GLENDALE, Ariz. - The Final Four is where you get to see the end of the road for college basketball every year, but more often than not, it isn't the place to mark the start of the journey to the NBA for players who will make that jump.

When North Carolina and Gonzaga play Monday evening for the national championship, there will be one sure first-round pick in the game, junior Justin Jackson of Carolina, and perhaps another if Zags freshman Zach Collins elects to enter the June draft. That's it, however, and neither would be considered a lock to be a lottery selection. Among all four teams that made it to Arizona for the final weekend, the only other potential first-rounder was Jordan Bell of Oregon, and many projections have him going in the early second round instead.

"It's really not that easy to justify being here," one NBA scout said Saturday.

For a few days in the desert warmth, they'll figure out that part, though. There are always evaluations to make for the future, for that one role player who might be worth a second-round pick, or for free agents who will be available after the draft.

But the overriding conclusion is that while there's nothing wrong with having talent - especially the rarefied talent that comes with one-and-done freshmen - that isn't necessarily what gets college teams to the Final Four. Villanova won the championship last year without a player who would be taken in either round of the draft, and the only lottery pick in the Final Four was Oklahoma senior Buddy Hield.

While talent is great, teamwork is better to have at the college level, even if the biggest programs continue to chase the short-timers whose lack of experience often leaves their teams at the side of the March road.

"Everyone would choose experienced talent over everything," Carolina coach Roy Williams said. "When you play golf, some guys like to hit a draw, some guys try to hit a fade, but you're still trying to get to the middle of the fairway. That's the way it is in basketball - you choose how you can recruit successfully and try to stick with that and try to get the best players you can that are willing to make those sacrifices."

In the 2005-06 season, unhappy with the number of high school players declaring for the draft - many of whom became expensive failures - the NBA required that a player's natural class must have finished a freshman year before he could be eligible. That led to the current "one-and-done" era, in which the most talented players stop by the college game for what amounts to an extended semester.

"There's no perfect rule," Williams said. "I don't think LeBron [James] made a mistake, but there's a lot of guys who did."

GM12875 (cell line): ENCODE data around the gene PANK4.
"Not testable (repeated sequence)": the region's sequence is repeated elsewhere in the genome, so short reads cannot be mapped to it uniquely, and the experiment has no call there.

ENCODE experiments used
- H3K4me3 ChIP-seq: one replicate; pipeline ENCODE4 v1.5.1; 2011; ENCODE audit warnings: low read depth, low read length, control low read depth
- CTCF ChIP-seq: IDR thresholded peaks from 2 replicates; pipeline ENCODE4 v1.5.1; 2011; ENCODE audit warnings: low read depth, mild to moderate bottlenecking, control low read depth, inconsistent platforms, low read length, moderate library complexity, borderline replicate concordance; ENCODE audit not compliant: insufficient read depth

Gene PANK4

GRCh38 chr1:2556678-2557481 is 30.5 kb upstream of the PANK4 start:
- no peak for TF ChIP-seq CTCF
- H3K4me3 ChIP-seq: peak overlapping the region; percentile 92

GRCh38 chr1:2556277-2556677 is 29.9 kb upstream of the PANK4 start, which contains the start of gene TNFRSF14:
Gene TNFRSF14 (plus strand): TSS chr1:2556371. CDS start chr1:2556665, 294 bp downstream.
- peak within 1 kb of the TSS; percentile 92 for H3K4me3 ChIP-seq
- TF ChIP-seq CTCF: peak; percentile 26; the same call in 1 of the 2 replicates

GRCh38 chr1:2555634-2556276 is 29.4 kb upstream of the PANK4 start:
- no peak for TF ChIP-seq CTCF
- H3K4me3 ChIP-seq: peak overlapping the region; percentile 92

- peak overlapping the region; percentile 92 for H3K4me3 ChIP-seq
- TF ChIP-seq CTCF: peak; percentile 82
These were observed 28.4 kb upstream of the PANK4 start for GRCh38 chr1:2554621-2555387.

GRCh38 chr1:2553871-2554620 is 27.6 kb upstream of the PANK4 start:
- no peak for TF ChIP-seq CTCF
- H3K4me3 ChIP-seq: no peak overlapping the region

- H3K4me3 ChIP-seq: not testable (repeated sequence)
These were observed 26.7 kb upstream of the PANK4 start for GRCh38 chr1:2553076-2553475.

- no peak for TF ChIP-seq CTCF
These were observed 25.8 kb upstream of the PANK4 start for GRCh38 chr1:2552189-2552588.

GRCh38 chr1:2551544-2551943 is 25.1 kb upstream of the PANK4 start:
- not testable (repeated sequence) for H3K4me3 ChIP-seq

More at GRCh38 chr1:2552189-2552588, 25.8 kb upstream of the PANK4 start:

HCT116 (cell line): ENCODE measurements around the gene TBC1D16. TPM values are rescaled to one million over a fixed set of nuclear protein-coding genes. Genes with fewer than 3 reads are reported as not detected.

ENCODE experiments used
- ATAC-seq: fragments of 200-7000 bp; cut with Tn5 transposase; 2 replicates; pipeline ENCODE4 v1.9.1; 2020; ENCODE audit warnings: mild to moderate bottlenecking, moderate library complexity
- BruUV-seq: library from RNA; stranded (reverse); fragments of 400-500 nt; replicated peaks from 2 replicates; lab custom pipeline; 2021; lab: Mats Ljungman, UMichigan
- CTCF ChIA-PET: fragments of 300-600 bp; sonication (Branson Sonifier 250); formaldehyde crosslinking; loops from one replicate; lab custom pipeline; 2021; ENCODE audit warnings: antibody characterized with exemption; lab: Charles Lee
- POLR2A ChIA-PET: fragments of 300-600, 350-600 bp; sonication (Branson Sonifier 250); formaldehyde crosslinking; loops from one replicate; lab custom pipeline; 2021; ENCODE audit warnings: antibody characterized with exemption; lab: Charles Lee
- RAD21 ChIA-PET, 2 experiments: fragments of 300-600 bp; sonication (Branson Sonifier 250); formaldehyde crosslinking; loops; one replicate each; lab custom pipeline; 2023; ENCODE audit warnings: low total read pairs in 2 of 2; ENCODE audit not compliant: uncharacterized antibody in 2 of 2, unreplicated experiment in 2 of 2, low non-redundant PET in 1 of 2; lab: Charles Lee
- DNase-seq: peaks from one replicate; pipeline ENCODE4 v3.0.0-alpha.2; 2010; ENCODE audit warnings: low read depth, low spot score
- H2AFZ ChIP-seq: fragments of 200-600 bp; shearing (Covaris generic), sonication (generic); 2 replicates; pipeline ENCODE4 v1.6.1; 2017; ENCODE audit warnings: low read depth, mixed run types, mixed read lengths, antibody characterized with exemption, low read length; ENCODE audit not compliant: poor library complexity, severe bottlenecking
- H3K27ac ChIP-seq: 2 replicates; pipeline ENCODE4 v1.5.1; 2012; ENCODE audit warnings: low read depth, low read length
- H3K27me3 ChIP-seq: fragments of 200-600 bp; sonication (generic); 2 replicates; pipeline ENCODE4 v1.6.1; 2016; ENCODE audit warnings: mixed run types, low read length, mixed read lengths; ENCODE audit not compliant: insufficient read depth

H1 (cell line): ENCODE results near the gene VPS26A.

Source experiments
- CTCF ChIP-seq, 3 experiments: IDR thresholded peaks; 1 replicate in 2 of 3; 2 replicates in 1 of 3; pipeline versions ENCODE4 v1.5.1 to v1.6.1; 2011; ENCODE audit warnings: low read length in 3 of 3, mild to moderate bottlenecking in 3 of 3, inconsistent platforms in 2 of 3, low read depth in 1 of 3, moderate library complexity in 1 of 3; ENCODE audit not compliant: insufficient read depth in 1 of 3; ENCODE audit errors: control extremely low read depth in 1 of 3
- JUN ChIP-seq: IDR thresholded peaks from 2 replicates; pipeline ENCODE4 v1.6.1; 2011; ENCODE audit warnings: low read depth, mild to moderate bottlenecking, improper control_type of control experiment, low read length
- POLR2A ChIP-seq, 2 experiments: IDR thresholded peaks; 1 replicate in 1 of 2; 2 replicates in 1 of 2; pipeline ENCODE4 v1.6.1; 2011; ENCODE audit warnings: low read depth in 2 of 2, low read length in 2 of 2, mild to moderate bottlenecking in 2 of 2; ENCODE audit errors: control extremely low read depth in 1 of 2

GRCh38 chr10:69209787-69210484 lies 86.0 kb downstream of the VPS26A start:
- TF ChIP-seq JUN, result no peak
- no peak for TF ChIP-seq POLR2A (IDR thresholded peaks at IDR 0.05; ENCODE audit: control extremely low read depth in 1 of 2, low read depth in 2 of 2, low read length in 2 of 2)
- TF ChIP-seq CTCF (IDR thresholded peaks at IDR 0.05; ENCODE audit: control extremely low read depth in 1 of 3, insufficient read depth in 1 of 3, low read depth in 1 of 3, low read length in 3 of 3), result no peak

Since that 2005-06 season, there have been 11 completed Final Fours. The one that will end Monday night is the 12th. In the previous 11, which had a total of 44 teams, only 46 players emerged from those teams to become first-round picks in the following draft, and only 30 went in the lottery. That's counting all classes.

Among freshmen, the one-and-done wonders, only 19 first-round picks, and only 15 lottery picks, have made it to the Final Four since the rule change. Consider that. Of the most sought-after recruits in the nation, the special talents capable of going from a brief college apprenticeship to the NBA lottery, there have been just 15 in 11 years on those 44 teams. (Five of those were clustered on just two teams in the 2015 Final Four, when Kentucky had Karl Anthony-Towns, Trey Lyles, and Devin Booker, and national champion Duke had Jahlil Okafor and Justise Winslow.)

The takeaway from that is simple. Going after one-and-done players might be the way to recruit, but it isn't necessarily the way to win the biggest games of the college season.

"We really [aren't] in that market, because it's a select market," Gonzaga coach Mark Few said. "There are a lot of different ways to build a program and build an elite program. And you can do it through attracting the greatest talent out there, or you can do it by getting good players and develop them and get them to play together. And that's always been our deal . . . get the best players we can, try to max out their development, and then really stress team chemistry and connection and playing together."

The best example of going after it the other way is Kentucky. Since John Calipari began coaching the Wildcats for the 2009-2010 season, Kentucky has had 12 freshman taken in the NBA lottery, a number that will almost certainly grow to 14 this year with Malik Monk and De'Aaron Fox. That's 14 one-and-done lottery picks in eight years, which is impressive. It's also four Final Four appearances and one national championship in that time, so the philosophy works for Calipari, or at least it will until he lands a third program on probation.

"I would have liked to have some of those guys. I tried to recruit them for us, too," Williams said. "I'd love to have a great mix . . . to have guys you think are going to be around three or four years, but to also have that talent of the one-and-dones as well."

Carolina got to the final game without one of those, however, and Gonzaga certainly didn't build its program around that premise, either. They are here, though, the last teams standing. When their coaches went out recruiting, they didn't necessarily come back with The One, but, then again, they still aren't done.